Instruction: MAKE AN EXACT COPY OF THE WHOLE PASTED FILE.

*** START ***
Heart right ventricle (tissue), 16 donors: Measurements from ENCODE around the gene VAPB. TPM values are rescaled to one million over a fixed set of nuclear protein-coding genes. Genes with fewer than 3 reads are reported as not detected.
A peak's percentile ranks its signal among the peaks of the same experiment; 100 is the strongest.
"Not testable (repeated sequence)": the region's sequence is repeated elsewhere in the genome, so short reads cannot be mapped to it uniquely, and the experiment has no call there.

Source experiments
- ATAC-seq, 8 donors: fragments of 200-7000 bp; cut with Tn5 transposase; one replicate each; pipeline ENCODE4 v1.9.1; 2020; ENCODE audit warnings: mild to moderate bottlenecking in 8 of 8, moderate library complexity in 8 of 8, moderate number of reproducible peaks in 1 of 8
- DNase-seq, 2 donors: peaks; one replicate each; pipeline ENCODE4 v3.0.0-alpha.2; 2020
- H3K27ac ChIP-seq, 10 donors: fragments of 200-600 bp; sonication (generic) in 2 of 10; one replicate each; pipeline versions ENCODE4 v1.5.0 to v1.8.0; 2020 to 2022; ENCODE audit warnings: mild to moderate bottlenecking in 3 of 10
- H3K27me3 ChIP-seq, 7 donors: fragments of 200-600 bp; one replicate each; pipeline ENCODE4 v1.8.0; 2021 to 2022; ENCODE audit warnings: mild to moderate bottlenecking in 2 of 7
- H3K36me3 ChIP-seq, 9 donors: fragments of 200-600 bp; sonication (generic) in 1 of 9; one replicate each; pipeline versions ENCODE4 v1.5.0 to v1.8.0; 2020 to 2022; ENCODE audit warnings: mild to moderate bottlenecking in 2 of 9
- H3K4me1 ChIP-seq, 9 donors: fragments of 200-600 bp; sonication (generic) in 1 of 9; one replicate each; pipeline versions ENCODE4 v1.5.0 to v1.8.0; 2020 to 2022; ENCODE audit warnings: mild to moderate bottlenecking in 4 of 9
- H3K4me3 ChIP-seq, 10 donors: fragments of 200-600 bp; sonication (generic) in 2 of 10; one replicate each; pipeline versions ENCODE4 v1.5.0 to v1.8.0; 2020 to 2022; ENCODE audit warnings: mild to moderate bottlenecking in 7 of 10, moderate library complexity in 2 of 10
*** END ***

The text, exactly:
Heart right ventricle (tissue), 16 donors: Measurements from ENCODE around the gene VAPB. TPM values are rescaled to one million over a fixed set of nuclear protein-coding genes. Genes with fewer than 3 reads are reported as not detected.
A peak's percentile ranks its signal among the peaks of the same experiment; 100 is the strongest.
"Not testable (repeated sequence)": the region's sequence is repeated elsewhere in the genome, so short reads cannot be mapped to it uniquely, and the experiment has no call there.

Source experiments
- ATAC-seq, 8 donors: fragments of 200-7000 bp; cut with Tn5 transposase; one replicate each; pipeline ENCODE4 v1.9.1; 2020; ENCODE audit warnings: mild to moderate bottlenecking in 8 of 8, moderate library complexity in 8 of 8, moderate number of reproducible peaks in 1 of 8
- DNase-seq, 2 donors: peaks; one replicate each; pipeline ENCODE4 v3.0.0-alpha.2; 2020
- H3K27ac ChIP-seq, 10 donors: fragments of 200-600 bp; sonication (generic) in 2 of 10; one replicate each; pipeline versions ENCODE4 v1.5.0 to v1.8.0; 2020 to 2022; ENCODE audit warnings: mild to moderate bottlenecking in 3 of 10
- H3K27me3 ChIP-seq, 7 donors: fragments of 200-600 bp; one replicate each; pipeline ENCODE4 v1.8.0; 2021 to 2022; ENCODE audit warnings: mild to moderate bottlenecking in 2 of 7
- H3K36me3 ChIP-seq, 9 donors: fragments of 200-600 bp; sonication (generic) in 1 of 9; one replicate each; pipeline versions ENCODE4 v1.5.0 to v1.8.0; 2020 to 2022; ENCODE audit warnings: mild to moderate bottlenecking in 2 of 9
- H3K4me1 ChIP-seq, 9 donors: fragments of 200-600 bp; sonication (generic) in 1 of 9; one replicate each; pipeline versions ENCODE4 v1.5.0 to v1.8.0; 2020 to 2022; ENCODE audit warnings: mild to moderate bottlenecking in 4 of 9
- H3K4me3 ChIP-seq, 10 donors: fragments of 200-600 bp; sonication (generic) in 2 of 10; one replicate each; pipeline versions ENCODE4 v1.5.0 to v1.8.0; 2020 to 2022; ENCODE audit warnings: mild to moderate bottlenecking in 7 of 10, moderate library complexity in 2 of 10